JEFFERSON CITY — Teachers and schools used to issuing report cards would be given their own form of evaluation if two bills heard before the Senate Education Committee Wednesday are signed into law.
The committee heard both measures, one that would assign letter grades to schools based on the Missouri School Improvement Standards and the other that would implement an evaluation system for teachers and principals based off of student achievement and improvement.
Missouri School Improvement Standards incorporate resource, process and performance standards that target requirements for basic facilities, school services, supplemental programs, career preparation and standardized testing achievement.
Sen. Maria Chappelle-Nadal, D-St. Louis County, said her biggest problem with the measures was the lack of rigorous standards included in the new programs. The measures would create evaluations to replace the current Adequate Yearly Process, or AYP, program, implemented through No Child Left Behind, without as extensive requirements.
The AYP created educational standards in the 2001-2002 school year that were supposed to be met within 12 years.
“This needs to be as comprehensive as AYP, and no less,” Chappelle-Nadal said.
However, supporters of the measures said that these evaluation standards are necessary, regardless of the level of rigor, to give parents and members of local communities power to direct their volunteer efforts effectively.
Joe Knodell, former superintendent of Carter and Twin Rivers school districts and current lobbyist for the Missouri Education Reform Council, said if parents could understand which schools were failing, they could donate time and resources to help the institutions suffering the most.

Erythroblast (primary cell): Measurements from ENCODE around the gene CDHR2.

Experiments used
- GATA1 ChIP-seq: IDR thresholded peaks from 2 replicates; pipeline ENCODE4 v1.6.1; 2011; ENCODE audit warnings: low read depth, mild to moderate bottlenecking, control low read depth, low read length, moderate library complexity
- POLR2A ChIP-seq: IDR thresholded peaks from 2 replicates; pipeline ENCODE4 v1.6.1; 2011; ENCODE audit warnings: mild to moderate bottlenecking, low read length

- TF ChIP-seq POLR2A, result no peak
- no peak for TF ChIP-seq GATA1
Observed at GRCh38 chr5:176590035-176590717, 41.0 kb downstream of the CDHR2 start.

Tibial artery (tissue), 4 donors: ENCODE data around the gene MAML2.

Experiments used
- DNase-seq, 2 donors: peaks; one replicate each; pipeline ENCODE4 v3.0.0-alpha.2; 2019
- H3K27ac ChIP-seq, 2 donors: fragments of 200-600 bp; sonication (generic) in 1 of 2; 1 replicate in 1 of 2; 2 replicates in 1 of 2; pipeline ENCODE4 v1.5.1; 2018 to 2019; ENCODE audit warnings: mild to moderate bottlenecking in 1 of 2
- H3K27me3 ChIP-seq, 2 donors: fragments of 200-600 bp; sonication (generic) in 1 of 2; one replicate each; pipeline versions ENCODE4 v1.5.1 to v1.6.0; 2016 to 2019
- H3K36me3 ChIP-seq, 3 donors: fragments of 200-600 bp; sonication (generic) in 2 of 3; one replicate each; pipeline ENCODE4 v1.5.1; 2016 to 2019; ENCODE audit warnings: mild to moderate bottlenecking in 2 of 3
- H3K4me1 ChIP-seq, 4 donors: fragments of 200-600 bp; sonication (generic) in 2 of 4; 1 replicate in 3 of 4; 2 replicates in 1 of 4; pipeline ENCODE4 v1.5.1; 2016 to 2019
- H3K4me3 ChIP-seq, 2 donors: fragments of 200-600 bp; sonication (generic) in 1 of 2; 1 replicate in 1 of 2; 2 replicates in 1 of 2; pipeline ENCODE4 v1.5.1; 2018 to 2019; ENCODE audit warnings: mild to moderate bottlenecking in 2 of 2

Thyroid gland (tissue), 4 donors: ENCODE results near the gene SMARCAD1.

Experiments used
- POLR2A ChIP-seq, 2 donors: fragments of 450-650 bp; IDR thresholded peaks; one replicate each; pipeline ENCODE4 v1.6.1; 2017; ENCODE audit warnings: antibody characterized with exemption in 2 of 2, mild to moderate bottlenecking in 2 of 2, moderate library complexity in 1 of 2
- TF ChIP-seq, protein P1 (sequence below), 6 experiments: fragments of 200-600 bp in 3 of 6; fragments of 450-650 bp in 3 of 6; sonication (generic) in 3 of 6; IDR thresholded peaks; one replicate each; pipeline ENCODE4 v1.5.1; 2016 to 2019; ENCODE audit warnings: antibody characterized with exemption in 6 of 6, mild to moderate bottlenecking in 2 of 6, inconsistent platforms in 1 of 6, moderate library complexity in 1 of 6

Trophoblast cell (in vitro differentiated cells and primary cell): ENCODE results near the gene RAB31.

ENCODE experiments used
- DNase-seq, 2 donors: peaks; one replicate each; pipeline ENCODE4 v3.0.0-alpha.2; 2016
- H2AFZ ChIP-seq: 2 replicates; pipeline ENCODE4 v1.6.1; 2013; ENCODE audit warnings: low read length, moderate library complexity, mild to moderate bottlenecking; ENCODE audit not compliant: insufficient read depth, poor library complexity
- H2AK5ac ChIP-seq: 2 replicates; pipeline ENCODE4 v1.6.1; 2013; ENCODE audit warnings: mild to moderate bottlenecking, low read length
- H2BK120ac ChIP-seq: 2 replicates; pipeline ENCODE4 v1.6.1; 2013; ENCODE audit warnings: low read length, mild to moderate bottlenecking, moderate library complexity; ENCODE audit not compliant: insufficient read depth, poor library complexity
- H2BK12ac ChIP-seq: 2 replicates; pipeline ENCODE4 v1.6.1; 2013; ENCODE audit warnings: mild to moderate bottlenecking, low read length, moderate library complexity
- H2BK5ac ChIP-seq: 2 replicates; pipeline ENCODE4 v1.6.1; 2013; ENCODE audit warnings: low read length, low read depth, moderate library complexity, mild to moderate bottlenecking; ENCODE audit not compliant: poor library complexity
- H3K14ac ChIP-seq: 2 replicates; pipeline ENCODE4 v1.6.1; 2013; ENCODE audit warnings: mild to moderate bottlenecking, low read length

“It would help me build support among the school board and the community,” Knodell said.
Chappelle-Nadal disagreed with this statement. She said in her own experience, community support does not make a difference in improving school ratings. Even with the addition of public evaluation and a resulting influx of volunteers, a school within her senatorial district, Flynn Park Elementary School, did not change its rating over a span of four years.
Most of the debate in the hearing originated from the argument that the evaluations would simplify the performance of the education system and ignore factors such as the natural ability of students.
Mike Lodewegen, the director of Legislative Advocacy for Missouri Association of School Administrators, said a simplified evaluation process could not capture all of the factors affecting a student’s quality of education.
“We don’t feel that a single letter grade really indicates how well a school is doing,” Lodewegen said.
The sponsor of the second bill, Sen. Ed Emery, R-Lamar, said his bill would address this concern with a sliding scale of evaluation requirements for teachers and principals. To look at all factors affecting student’s achievement, school districts would be able to choose to weigh the two evaluation areas of progress and actual achievement in a variety of ways. They could choose to base the evaluation from 40 to 60 percent off of student progress with the remaining percentage being based off of actual achievement.
If a school district would like to factor in a lower natural ability of students, districts can use a higher percentage of progress, and a lower percentage of actual achievement.
Emery’s bill would also make processes such as salary schedules and teacher tenure performance based. Tenure is currently given when a teacher has worked as a full-time employee in the same school district for five consecutive years. The measure would change this process to give high performing teachers tenure, rather than those with more experience.
“The best teachers would be rewarded for being the best teachers,” Emery said.
Emery said he was willing to improve upon his bill following the feedback of the hearing. Part of these changes is limiting access to teacher evaluations to only a personnel file instead of public access.